A novel’s not a movie – this isn’t a book where giving you an itemised list of what happens in it, in order, would be interesting and even then I’d have to miss some events for not being interesting enough but then I’d have to check what fits my vision of the story’s themes, and doing so would spoil a lot of the scenes that reinforce the powerful themes that fit in this dense, beautiful novel about castaways and castoffs.
I could tell you about the core characters of the novel, perhaps, those two central characters who kind of wind the whole story around themselves, and then wind themselves around one another (but not like that). There’s Daphne, who’s a British Girl of Particular Age For Adventures, but also is full of Good Stout Common Sense and espouses views Quite Like The Views Of The Author A Fair Bit Older Than Her. I like Daphne a lot, and her story is full of practical moments of refusing to be useless.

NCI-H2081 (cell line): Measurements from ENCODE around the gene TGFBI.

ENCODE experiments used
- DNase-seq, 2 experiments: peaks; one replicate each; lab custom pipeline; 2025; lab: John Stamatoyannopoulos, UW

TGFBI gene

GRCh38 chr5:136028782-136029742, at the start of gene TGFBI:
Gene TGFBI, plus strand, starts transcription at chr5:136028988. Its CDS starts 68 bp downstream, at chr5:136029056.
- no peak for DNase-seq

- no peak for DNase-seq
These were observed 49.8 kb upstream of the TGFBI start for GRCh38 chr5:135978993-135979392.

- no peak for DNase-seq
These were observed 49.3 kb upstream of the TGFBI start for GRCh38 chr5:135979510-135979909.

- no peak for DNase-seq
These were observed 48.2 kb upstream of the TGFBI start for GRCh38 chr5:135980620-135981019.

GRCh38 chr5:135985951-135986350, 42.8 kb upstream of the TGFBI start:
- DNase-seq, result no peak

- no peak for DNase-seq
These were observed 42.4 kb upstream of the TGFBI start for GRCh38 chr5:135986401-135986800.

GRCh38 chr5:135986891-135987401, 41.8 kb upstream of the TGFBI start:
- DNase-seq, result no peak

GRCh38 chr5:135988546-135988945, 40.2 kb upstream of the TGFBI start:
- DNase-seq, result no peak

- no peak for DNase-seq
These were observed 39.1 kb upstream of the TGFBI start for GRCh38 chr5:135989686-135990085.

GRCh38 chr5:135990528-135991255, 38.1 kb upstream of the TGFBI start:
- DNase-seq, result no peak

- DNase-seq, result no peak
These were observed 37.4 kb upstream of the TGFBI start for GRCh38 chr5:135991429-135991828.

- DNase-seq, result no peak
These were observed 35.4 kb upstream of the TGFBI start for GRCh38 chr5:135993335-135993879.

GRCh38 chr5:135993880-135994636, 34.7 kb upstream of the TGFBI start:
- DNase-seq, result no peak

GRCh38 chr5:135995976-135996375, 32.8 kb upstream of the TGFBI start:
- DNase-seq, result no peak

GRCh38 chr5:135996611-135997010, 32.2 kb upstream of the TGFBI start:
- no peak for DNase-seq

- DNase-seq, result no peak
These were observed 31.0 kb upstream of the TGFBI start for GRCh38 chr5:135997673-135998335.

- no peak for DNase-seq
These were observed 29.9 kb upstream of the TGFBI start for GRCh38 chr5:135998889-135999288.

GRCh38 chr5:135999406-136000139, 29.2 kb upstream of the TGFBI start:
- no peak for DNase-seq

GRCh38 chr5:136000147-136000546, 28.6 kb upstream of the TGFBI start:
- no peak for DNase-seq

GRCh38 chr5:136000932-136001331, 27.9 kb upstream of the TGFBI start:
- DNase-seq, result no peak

Daphne is easy to describe in terms of what she’s not, how she’s not Mau’s romantic prize, she’s not a more classical Enid Blyton character, she’s not foolish or giddy, but to do those things is to diminish her, in my opinion. Daphne is the kind of girl I’ve met, since I was no longer a teenager, and who can relate to me how very clearly they would have been glad to see Daphne in a book.
Daphne, at one point, in this book, kills someone.
It’s not a cheap shot, it’s not a magical gimmick, and it’s not treated as untraumatising. Immediately after the very justified action, she asks, then begs, then demands for moral redress. It has to be treated that way, or it’s just murder.
Daphne is amazing.